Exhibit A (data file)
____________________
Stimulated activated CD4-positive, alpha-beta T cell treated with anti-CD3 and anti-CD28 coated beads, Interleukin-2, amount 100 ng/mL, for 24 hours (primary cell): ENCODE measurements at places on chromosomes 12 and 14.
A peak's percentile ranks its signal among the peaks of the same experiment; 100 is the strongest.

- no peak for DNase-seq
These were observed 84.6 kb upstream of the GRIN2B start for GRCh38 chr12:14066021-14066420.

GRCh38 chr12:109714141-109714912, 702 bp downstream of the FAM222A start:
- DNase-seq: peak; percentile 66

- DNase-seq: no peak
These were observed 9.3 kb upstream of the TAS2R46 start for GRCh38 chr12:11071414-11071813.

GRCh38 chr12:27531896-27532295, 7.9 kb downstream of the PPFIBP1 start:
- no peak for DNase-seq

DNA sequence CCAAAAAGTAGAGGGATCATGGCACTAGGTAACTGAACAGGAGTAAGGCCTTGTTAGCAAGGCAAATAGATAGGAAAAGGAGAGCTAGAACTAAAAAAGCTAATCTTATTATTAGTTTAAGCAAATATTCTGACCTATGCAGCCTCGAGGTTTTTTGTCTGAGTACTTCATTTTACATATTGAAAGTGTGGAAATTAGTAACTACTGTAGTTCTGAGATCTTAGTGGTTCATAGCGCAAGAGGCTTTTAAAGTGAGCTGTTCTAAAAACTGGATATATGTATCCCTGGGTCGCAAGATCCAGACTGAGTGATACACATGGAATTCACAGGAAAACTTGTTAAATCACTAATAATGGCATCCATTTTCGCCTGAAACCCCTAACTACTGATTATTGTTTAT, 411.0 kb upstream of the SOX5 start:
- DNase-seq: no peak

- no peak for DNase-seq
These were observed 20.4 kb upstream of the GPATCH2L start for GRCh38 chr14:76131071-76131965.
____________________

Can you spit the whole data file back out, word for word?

Stimulated activated CD4-positive, alpha-beta T cell treated with anti-CD3 and anti-CD28 coated beads, Interleukin-2, amount 100 ng/mL, for 24 hours (primary cell): ENCODE measurements at places on chromosomes 12 and 14.
A peak's percentile ranks its signal among the peaks of the same experiment; 100 is the strongest.

- no peak for DNase-seq
These were observed 84.6 kb upstream of the GRIN2B start for GRCh38 chr12:14066021-14066420.

GRCh38 chr12:109714141-109714912, 702 bp downstream of the FAM222A start:
- DNase-seq: peak; percentile 66

- DNase-seq: no peak
These were observed 9.3 kb upstream of the TAS2R46 start for GRCh38 chr12:11071414-11071813.

GRCh38 chr12:27531896-27532295, 7.9 kb downstream of the PPFIBP1 start:
- no peak for DNase-seq

DNA sequence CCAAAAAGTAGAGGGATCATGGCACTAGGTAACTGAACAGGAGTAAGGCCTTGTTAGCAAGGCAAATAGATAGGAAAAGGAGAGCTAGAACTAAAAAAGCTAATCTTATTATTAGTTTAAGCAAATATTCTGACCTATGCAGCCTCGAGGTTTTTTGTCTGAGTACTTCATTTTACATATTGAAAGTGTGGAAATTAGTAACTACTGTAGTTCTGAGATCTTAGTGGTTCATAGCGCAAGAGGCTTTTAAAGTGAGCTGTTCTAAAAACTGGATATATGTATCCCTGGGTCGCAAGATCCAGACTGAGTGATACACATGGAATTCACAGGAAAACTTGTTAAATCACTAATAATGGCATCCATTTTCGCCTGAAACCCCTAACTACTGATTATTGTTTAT, 411.0 kb upstream of the SOX5 start:
- DNase-seq: no peak

- no peak for DNase-seq
These were observed 20.4 kb upstream of the GPATCH2L start for GRCh38 chr14:76131071-76131965.